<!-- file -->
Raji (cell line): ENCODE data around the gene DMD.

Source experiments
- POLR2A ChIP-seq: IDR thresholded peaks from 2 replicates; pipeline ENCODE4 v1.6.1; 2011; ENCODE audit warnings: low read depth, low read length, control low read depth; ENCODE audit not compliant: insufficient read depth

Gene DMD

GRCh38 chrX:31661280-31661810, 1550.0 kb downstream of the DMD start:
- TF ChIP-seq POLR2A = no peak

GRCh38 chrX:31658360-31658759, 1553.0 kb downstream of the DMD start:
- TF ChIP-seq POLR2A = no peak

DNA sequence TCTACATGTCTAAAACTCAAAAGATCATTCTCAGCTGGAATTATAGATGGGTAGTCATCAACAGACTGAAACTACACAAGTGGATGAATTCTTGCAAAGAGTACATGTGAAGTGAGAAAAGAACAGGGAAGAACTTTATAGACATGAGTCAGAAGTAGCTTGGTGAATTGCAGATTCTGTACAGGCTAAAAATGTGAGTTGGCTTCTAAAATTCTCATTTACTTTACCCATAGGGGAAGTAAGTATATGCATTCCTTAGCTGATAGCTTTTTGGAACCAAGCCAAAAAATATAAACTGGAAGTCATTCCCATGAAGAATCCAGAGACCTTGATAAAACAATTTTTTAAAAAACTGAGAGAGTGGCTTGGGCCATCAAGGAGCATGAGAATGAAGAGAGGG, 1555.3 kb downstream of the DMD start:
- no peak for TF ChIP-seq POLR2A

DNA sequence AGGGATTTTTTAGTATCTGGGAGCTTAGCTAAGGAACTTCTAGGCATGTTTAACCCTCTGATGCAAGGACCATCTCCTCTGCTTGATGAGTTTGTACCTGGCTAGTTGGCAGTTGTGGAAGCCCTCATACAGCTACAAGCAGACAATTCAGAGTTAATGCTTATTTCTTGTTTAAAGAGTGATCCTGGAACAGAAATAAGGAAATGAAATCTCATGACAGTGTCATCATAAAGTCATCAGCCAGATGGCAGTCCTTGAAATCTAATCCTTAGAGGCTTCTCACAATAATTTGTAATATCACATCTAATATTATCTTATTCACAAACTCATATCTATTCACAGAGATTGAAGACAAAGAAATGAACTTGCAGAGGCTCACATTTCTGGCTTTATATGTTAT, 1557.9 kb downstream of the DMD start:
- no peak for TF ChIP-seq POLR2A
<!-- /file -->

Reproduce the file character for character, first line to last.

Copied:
Raji (cell line): ENCODE data around the gene DMD.

Source experiments
- POLR2A ChIP-seq: IDR thresholded peaks from 2 replicates; pipeline ENCODE4 v1.6.1; 2011; ENCODE audit warnings: low read depth, low read length, control low read depth; ENCODE audit not compliant: insufficient read depth

Gene DMD

GRCh38 chrX:31661280-31661810, 1550.0 kb downstream of the DMD start:
- TF ChIP-seq POLR2A = no peak

GRCh38 chrX:31658360-31658759, 1553.0 kb downstream of the DMD start:
- TF ChIP-seq POLR2A = no peak

DNA sequence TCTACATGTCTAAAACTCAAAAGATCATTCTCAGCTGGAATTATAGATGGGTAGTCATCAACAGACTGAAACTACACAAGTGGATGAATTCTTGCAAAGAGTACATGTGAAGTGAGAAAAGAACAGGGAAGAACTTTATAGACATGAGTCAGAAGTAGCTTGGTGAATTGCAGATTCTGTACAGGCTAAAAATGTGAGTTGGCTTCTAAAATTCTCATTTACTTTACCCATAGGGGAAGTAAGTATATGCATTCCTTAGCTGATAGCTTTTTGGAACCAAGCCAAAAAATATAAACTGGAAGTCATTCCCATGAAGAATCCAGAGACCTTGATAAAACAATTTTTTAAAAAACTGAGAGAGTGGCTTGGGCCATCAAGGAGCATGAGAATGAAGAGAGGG, 1555.3 kb downstream of the DMD start:
- no peak for TF ChIP-seq POLR2A

DNA sequence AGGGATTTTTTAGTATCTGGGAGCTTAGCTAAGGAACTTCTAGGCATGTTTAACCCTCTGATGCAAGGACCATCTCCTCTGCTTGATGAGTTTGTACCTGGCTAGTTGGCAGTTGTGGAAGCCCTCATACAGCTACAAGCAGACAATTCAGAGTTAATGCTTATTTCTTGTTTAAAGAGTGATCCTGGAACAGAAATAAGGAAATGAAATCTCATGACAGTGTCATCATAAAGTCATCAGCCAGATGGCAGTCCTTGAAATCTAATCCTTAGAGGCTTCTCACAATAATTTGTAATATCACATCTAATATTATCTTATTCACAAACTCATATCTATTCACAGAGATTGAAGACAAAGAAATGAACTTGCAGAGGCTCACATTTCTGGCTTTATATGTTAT, 1557.9 kb downstream of the DMD start:
- no peak for TF ChIP-seq POLR2A